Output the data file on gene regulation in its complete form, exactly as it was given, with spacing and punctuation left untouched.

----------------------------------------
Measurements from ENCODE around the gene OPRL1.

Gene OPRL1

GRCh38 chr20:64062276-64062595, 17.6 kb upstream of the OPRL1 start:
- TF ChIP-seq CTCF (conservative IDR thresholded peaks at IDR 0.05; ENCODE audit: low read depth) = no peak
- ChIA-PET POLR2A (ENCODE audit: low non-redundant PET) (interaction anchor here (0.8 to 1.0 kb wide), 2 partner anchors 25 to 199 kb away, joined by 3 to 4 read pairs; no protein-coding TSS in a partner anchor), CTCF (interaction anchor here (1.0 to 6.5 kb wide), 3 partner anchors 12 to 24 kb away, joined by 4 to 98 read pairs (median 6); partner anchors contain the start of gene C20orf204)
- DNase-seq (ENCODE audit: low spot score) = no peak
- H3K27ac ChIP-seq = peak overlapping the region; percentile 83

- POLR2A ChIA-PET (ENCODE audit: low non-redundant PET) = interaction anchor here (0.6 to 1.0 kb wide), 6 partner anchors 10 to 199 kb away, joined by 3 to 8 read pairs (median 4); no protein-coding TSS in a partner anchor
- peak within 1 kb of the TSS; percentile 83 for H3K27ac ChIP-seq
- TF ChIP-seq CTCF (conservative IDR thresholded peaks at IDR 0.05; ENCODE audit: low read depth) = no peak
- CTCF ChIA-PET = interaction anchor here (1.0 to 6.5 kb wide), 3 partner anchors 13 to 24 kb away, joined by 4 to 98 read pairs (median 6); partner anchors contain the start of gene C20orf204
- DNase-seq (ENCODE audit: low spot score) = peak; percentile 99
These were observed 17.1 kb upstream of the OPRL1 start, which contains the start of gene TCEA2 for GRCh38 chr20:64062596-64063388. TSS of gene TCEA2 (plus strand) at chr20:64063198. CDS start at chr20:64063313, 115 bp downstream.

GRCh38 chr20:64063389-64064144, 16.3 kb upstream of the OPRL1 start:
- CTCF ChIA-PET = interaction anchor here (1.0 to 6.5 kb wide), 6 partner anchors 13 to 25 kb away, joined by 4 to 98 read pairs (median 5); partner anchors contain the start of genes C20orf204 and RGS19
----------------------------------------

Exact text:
Measurements from ENCODE around the gene OPRL1.

Gene OPRL1

GRCh38 chr20:64062276-64062595, 17.6 kb upstream of the OPRL1 start:
- TF ChIP-seq CTCF (conservative IDR thresholded peaks at IDR 0.05; ENCODE audit: low read depth) = no peak
- ChIA-PET POLR2A (ENCODE audit: low non-redundant PET) (interaction anchor here (0.8 to 1.0 kb wide), 2 partner anchors 25 to 199 kb away, joined by 3 to 4 read pairs; no protein-coding TSS in a partner anchor), CTCF (interaction anchor here (1.0 to 6.5 kb wide), 3 partner anchors 12 to 24 kb away, joined by 4 to 98 read pairs (median 6); partner anchors contain the start of gene C20orf204)
- DNase-seq (ENCODE audit: low spot score) = no peak
- H3K27ac ChIP-seq = peak overlapping the region; percentile 83

- POLR2A ChIA-PET (ENCODE audit: low non-redundant PET) = interaction anchor here (0.6 to 1.0 kb wide), 6 partner anchors 10 to 199 kb away, joined by 3 to 8 read pairs (median 4); no protein-coding TSS in a partner anchor
- peak within 1 kb of the TSS; percentile 83 for H3K27ac ChIP-seq
- TF ChIP-seq CTCF (conservative IDR thresholded peaks at IDR 0.05; ENCODE audit: low read depth) = no peak
- CTCF ChIA-PET = interaction anchor here (1.0 to 6.5 kb wide), 3 partner anchors 13 to 24 kb away, joined by 4 to 98 read pairs (median 6); partner anchors contain the start of gene C20orf204
- DNase-seq (ENCODE audit: low spot score) = peak; percentile 99
These were observed 17.1 kb upstream of the OPRL1 start, which contains the start of gene TCEA2 for GRCh38 chr20:64062596-64063388. TSS of gene TCEA2 (plus strand) at chr20:64063198. CDS start at chr20:64063313, 115 bp downstream.

GRCh38 chr20:64063389-64064144, 16.3 kb upstream of the OPRL1 start:
- CTCF ChIA-PET = interaction anchor here (1.0 to 6.5 kb wide), 6 partner anchors 13 to 25 kb away, joined by 4 to 98 read pairs (median 5); partner anchors contain the start of genes C20orf204 and RGS19